Frequently asked questions

About the ICAC

Does the ICAC investigate every report of suspected corruption that it receives?
Every report the ICAC receives is carefully assessed, but investigation is only one of the options open to the ICAC. Reports may also be referred back to the relevant public authority for action, referred to other agencies if they are outside the ICAC's jurisdiction or used as the basis for corruption prevention work with the relevant public authority.
Can the ICAC deal with allegations of corruption against Members of the NSW Parliament and NSW judges and magistrates?
Yes, because Members of Parliament, magistrates and holders of judicial office are public officials within the meaning of the ICAC Act.
Can the ICAC deal with allegations of corruption in NSW local government?

Yes, because local government authorities are included within the definition of a "public authority" in the ICAC Act. The ICAC can investigate conduct involving councillors as well as employees of local government.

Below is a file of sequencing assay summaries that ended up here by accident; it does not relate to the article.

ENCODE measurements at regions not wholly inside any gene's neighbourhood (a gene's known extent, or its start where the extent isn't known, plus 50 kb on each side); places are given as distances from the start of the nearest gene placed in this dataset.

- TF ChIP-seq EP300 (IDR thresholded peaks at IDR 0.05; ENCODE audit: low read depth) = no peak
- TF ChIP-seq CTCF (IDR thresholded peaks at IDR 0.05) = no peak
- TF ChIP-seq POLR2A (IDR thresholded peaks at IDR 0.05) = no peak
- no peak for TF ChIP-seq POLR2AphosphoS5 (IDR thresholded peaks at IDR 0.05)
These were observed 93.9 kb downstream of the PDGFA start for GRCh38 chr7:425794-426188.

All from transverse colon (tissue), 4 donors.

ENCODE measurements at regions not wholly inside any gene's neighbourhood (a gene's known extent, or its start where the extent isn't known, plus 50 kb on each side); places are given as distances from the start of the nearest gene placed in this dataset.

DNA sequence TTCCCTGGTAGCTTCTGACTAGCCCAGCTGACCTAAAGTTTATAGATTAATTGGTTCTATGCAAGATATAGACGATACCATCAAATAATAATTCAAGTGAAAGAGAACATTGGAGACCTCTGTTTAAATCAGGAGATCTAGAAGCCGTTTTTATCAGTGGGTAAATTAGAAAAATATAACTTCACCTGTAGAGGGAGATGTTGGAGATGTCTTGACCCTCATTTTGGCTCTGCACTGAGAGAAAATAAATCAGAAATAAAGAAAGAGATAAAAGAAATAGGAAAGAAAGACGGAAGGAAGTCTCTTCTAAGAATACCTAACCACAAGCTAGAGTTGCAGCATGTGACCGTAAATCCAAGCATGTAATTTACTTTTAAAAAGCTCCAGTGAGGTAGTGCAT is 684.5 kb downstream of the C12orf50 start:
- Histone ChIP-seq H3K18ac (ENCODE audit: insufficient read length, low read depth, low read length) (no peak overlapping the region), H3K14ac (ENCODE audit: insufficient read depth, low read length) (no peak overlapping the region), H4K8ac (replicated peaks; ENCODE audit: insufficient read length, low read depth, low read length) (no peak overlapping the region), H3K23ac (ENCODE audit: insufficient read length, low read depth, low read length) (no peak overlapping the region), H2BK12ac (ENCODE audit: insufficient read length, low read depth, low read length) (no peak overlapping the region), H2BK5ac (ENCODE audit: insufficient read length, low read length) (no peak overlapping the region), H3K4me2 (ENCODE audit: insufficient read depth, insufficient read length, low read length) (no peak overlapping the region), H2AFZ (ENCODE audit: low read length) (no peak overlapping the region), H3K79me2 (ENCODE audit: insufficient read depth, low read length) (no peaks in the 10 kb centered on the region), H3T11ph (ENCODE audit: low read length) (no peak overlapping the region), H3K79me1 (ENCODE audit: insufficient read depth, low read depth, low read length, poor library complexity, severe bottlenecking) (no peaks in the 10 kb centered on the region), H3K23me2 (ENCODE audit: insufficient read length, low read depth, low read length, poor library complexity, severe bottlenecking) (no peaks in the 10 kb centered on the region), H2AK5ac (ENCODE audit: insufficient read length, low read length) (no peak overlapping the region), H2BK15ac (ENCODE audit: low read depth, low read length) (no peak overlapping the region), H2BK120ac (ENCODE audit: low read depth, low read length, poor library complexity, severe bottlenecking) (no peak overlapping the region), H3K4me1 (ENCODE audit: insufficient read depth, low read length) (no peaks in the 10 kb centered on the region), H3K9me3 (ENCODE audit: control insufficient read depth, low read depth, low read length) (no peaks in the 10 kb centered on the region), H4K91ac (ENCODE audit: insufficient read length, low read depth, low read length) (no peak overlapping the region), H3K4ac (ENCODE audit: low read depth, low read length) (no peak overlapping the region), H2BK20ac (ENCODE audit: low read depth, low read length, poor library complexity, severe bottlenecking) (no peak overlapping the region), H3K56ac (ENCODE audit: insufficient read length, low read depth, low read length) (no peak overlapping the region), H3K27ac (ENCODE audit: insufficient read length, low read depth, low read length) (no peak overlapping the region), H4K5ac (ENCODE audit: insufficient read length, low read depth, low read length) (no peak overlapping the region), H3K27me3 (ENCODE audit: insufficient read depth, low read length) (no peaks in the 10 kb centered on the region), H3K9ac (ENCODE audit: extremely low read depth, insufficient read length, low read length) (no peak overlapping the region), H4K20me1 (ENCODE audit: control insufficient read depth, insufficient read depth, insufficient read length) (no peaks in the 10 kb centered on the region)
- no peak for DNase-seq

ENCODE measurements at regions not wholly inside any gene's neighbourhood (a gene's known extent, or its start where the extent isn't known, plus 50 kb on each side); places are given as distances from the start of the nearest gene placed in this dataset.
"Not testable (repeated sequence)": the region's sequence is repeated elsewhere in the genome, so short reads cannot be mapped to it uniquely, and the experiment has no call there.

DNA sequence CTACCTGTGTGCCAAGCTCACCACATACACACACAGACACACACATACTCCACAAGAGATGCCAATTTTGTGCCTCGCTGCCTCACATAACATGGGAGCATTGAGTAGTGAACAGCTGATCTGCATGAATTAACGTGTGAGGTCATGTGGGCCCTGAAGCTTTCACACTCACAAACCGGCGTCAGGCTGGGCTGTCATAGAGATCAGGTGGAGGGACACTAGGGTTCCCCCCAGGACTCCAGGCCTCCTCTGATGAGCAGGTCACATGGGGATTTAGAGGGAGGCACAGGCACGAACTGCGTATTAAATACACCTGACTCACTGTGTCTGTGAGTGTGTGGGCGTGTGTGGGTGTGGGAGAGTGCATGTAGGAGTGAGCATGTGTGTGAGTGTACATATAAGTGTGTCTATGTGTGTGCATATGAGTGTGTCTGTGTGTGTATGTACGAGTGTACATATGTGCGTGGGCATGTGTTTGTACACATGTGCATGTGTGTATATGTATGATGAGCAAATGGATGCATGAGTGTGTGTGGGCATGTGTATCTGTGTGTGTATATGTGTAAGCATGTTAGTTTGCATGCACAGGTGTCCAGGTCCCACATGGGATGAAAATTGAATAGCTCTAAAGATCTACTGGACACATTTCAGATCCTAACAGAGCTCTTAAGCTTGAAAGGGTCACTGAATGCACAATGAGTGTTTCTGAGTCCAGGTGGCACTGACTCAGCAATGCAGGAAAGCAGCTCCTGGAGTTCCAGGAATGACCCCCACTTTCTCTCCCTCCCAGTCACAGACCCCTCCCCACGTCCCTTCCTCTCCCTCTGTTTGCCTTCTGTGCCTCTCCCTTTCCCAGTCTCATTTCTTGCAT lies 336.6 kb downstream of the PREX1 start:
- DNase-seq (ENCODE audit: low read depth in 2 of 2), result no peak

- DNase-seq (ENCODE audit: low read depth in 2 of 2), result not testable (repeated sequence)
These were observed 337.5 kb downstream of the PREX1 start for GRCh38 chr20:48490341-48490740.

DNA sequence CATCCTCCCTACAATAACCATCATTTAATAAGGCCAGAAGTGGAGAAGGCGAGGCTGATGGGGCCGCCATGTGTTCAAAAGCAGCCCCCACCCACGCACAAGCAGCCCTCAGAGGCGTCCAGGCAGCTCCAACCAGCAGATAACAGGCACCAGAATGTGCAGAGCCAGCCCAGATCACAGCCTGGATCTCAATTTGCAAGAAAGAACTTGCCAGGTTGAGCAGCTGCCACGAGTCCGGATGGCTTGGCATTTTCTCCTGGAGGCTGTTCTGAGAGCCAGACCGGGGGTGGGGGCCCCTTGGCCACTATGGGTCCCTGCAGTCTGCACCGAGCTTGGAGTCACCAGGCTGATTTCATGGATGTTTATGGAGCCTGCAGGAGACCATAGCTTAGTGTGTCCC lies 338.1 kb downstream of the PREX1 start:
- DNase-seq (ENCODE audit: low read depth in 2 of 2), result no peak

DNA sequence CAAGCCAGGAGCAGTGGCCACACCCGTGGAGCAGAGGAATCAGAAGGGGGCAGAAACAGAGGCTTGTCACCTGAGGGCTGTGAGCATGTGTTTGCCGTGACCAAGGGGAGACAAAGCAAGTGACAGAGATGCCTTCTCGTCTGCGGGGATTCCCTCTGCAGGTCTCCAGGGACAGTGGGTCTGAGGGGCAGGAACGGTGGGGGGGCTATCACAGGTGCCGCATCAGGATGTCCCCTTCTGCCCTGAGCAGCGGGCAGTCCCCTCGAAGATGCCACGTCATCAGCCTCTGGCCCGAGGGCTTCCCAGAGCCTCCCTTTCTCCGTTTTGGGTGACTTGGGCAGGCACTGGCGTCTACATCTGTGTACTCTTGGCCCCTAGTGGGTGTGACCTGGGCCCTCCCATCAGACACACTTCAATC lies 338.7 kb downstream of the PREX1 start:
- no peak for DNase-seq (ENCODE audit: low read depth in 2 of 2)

Can the ICAC deal with allegations of corruption in the NSW Police?
The Police Integrity Commission has responsibility for investigating allegations of police corruption in NSW. However, the ICAC has jurisdiction to investigate corruption by police officers where it also involves other public officials who are not police or administrative staff employed by the NSW Police.
Can the ICAC deal with allegations of corruption in the private sector?
No, not unless public officials and/or public authorities are involved or affected. In some circumstances, private contractors and consultants can be considered to be public officials if they are exercising public official functions.
Does the ICAC have the power to prosecute people?
No, however the ICAC can make recommendations that the Director of Public Prosecutions give consideration to prosecuting individuals for criminal offences.